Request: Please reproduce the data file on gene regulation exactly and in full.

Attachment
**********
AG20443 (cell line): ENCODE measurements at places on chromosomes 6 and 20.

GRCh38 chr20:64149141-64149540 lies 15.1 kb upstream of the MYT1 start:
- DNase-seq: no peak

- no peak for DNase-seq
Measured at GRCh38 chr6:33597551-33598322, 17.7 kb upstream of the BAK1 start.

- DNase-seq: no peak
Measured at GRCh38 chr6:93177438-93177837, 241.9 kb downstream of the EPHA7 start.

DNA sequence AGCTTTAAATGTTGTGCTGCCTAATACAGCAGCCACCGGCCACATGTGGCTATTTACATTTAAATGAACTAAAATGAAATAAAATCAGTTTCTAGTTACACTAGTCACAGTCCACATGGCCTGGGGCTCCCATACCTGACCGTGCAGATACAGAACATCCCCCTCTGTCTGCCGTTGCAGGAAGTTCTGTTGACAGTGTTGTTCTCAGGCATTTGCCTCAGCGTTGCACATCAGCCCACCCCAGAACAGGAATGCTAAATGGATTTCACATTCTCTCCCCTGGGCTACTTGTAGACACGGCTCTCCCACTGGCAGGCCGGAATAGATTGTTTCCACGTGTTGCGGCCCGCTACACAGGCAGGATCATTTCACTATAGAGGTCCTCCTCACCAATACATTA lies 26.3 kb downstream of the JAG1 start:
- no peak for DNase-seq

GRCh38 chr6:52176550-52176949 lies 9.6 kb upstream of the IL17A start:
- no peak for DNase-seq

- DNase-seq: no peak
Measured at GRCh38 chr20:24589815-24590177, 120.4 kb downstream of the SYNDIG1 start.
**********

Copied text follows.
AG20443 (cell line): ENCODE measurements at places on chromosomes 6 and 20.

GRCh38 chr20:64149141-64149540 lies 15.1 kb upstream of the MYT1 start:
- DNase-seq: no peak

- no peak for DNase-seq
Measured at GRCh38 chr6:33597551-33598322, 17.7 kb upstream of the BAK1 start.

- DNase-seq: no peak
Measured at GRCh38 chr6:93177438-93177837, 241.9 kb downstream of the EPHA7 start.

DNA sequence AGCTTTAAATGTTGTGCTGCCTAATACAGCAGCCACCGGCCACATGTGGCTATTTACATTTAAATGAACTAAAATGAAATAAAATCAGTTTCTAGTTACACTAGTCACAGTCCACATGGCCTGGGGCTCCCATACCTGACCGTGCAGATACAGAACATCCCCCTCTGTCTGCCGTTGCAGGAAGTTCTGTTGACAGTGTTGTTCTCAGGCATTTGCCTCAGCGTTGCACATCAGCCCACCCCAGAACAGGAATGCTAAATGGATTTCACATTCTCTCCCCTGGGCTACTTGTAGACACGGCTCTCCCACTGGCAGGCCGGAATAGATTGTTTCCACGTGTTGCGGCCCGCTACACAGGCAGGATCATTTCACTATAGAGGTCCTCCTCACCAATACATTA lies 26.3 kb downstream of the JAG1 start:
- no peak for DNase-seq

GRCh38 chr6:52176550-52176949 lies 9.6 kb upstream of the IL17A start:
- no peak for DNase-seq

- DNase-seq: no peak
Measured at GRCh38 chr20:24589815-24590177, 120.4 kb downstream of the SYNDIG1 start.